Sensing and Imaging for Healthcare

Modern healthcare has been transformed by sensing and imaging technology. In the Centre for Quantum Technology we are developing new optical cameras that could be the successors to existing MRI and endoscopy equipment. 

Quantum science is being applied to the continual improvement of existing technologies in this sphere. But it also provides the foundation for new imaging systems and devices that will underpin the next revolutionary steps in healthcare.    

Imaging through the body 

We are working on seeing through the human body using optical imaging technologies. 

Although light can be transmitted through thick layers of human tissue, the way this light is scattered had made it unsuitable for capturing an image. 

However, various quantum imaging techniques - structured illumination, single photon detection, precise time for flight measurement – have been combined with machine learning approaches to reconstruct images from this previously ‘unsuitable’ scattered light.  

Time for flight measurement uses ultra-fast, ultra-sensitive detectors to record the time between a photon being emitted from a laser and hitting a separate detector. This enables the distances to objects to be calculated, which allows imaging in 3D.  

Using these approaches, we are working to obtain images of objects buried in these high-scattering tissues and even through bone.  

We are exploring how light alone might be able to record images of the outer layer of the brain corresponding to what traditionally is akin to MRI. 

Eventually, we’d like to take these techniques out of the lab and develop them into wearable optical technologies. These new medical devices could start to replace some of the functionality of X-ray machines or MRI machines. 

The ratio of MRI machines to people is still very low, even in developed economies. If these wearable optical technologies could fill some of the uses for a conventional MRI machine, the wait times for these bigger devices then decreases. 

For example, when someone suffers a stroke, that person needs to get to an MRI machine to diagnose which type of stroke it is. In this case, we can imagine a wearable helmet which is made available in an ambulance to quickly diagnose which type of stroke it is, to ensure the correct treatment is given as quickly as possible. A hospital MRI machine could then manage more scheduled scans. 

There is also potential for these optical imaging technologies to become personal health monitoring devices. Potentially, these imaging through the body technologies will lead to very cheap devices made of silicon which are able to be mass manufactured. There is potential for the equivalent of a personal heart monitor for your brain. This could potentially monitor your mental activity and mental state, helping us improve our lifestyle.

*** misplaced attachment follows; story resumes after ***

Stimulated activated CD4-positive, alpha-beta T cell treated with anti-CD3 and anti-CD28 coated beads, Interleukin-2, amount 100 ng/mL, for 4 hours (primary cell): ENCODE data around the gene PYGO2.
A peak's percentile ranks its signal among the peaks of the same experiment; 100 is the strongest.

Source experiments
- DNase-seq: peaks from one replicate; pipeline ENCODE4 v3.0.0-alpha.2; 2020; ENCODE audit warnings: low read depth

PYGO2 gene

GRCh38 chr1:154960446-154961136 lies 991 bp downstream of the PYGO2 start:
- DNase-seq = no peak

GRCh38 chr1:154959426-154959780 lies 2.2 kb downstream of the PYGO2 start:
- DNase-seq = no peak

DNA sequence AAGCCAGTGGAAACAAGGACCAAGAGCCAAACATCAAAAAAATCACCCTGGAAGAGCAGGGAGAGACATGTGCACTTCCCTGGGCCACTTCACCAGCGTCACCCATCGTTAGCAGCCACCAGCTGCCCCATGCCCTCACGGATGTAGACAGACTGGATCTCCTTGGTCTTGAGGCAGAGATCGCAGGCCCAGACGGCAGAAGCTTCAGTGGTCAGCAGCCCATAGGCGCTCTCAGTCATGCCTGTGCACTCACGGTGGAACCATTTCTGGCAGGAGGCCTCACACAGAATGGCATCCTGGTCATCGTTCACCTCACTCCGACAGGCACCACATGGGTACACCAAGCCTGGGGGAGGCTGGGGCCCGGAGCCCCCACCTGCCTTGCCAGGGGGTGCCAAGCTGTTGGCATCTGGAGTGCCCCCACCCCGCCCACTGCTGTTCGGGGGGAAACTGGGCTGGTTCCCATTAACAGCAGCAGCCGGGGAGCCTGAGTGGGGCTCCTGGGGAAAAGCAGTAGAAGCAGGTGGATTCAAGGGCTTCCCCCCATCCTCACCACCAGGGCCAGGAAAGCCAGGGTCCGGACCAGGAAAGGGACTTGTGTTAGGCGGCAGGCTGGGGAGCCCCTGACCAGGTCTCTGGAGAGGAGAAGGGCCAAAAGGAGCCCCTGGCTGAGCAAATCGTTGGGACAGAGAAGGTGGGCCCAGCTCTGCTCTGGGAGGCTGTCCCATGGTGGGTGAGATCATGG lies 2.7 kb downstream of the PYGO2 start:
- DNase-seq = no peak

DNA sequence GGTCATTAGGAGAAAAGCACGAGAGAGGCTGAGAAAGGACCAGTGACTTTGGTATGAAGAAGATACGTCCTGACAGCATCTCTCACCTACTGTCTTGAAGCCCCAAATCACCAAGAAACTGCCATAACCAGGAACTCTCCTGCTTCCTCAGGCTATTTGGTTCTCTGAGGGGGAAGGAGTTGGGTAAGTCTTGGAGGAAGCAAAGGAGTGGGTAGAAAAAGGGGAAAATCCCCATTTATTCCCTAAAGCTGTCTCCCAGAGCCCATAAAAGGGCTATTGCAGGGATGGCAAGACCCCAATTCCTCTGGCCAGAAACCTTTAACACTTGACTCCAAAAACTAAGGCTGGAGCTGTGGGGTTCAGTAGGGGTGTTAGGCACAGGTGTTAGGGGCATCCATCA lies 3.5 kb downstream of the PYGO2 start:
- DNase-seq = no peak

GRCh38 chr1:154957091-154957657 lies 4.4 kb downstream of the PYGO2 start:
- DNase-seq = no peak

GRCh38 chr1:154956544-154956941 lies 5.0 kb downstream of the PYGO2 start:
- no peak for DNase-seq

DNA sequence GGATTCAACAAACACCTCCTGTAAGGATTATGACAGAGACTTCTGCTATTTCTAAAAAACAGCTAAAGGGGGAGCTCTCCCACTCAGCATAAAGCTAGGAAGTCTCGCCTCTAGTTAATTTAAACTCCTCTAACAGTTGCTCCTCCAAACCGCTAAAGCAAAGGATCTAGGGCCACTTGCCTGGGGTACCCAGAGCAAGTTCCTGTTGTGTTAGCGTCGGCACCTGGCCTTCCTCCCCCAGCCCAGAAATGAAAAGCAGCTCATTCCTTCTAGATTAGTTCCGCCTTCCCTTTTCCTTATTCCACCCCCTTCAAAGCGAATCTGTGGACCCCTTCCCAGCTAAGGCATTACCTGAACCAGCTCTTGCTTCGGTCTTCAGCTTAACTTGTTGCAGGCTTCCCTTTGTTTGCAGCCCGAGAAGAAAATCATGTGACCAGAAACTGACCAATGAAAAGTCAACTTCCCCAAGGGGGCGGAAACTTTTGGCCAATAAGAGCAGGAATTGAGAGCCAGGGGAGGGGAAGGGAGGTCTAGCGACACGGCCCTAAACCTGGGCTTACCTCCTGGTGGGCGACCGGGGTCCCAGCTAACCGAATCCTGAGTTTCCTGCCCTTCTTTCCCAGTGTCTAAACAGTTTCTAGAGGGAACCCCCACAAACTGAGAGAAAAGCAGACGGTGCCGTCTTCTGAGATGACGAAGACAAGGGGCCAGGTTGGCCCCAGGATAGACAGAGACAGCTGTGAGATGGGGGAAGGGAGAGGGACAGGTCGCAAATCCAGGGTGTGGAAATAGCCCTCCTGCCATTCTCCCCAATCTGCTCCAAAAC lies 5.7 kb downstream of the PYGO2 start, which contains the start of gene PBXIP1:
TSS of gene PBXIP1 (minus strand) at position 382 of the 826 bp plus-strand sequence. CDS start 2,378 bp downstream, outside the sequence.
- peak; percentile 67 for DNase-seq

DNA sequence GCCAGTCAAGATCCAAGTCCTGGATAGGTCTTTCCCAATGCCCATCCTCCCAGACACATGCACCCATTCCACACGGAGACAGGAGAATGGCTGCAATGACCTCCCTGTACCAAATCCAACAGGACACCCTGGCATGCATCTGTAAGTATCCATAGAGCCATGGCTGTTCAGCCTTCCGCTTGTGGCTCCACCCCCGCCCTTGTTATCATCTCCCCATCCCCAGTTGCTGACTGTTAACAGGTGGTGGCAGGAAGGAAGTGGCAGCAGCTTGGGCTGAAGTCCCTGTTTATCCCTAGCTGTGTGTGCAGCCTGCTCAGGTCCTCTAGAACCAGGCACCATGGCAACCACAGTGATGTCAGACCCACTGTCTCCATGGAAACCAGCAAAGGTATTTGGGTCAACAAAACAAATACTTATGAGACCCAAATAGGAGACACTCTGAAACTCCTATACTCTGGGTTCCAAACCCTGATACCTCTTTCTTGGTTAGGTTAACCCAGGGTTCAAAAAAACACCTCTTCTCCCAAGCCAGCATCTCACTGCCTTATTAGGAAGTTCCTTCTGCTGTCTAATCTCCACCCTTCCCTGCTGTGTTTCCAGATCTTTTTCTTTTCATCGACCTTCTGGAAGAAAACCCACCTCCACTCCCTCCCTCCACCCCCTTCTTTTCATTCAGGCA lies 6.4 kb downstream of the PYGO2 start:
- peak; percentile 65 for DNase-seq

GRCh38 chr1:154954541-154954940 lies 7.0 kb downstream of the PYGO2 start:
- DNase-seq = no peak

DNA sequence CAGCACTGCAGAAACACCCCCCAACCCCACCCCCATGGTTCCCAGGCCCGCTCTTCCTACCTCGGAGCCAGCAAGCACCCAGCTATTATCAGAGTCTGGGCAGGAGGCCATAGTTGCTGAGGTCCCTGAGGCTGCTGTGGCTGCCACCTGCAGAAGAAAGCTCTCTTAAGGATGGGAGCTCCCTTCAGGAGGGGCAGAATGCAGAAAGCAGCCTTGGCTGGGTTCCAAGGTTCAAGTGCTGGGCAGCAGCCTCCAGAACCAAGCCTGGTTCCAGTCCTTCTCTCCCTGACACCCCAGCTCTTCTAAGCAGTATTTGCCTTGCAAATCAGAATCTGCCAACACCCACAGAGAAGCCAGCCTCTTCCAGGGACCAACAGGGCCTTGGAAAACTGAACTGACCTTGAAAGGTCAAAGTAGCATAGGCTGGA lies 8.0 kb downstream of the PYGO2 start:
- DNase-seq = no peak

For research into the brain, these devices would allow neuroscientists to examine the effect of motor and visual stimuli without the inconvenience and interference of confining subjects to an MRI machine.  

Quantum enhanced microscopy 

We are developing microscopes with improved resolution, spectral coverage and noise rejection (the removal of unwanted pixels). These are imaging systems that beat the fundamental performance limits of classical physics.  

Whereas a classical source generates photons one by one, a quantum source generates photons in pairs so that each probe photon has an identical reference against which it can be compared or combined to improve the quality of the image.  

We have demonstrated world-first approaches showing the potential of the quantum approach.  

Quantum 3D endoscope  

In applications like endoscopy, imaging is traditionally achieved by using a bundle of optical fibres, one fibre for every pixel in the image, resulting in devices the thickness of a finger. 

As an alternative, we are developing a new technique for imaging through a single fibre the width of a human hair. Our ambition is to create a new generation of single-fibre imaging devices. 

This ultra-thin endoscope camera could enable minimally invasive medical imaging. 

Replacing a traditional fibre bundle endoscope with a single multi-mode fibre endoscope has some challenges though.  

The problem with single multi-mode fibres is that light passing through them is completely scrambled, which makes any image it generates unrecognisable.  

To overcome this, we have developed beam shaping techniques to change the way the light passes out of the fibre. The scrambling effect is reduced as the light is turned into a focal spot instead. 

That spot of light then scans over the scene and the system measures the intensity of the backscattered light into another fibre - giving the brightness of each pixel in the image. 

By using a pulsed laser, we can also measure the time of flight of the light and hence the range of every pixel in the image. These 3D images can be recorded at distances from a few tens of millimetres to several metres away from the fibre end with millimetric distance resolution and frame rates high enough to perceive motion at close to video quality. 

Our current system works at video rates in real time. It can create images of objects or humans up to three meters away.   

In order to develop the technology into an endoscopic device for medical healthcare imaging, we are working to improve the resolution of our system and its reliability when the fibre is required to bend.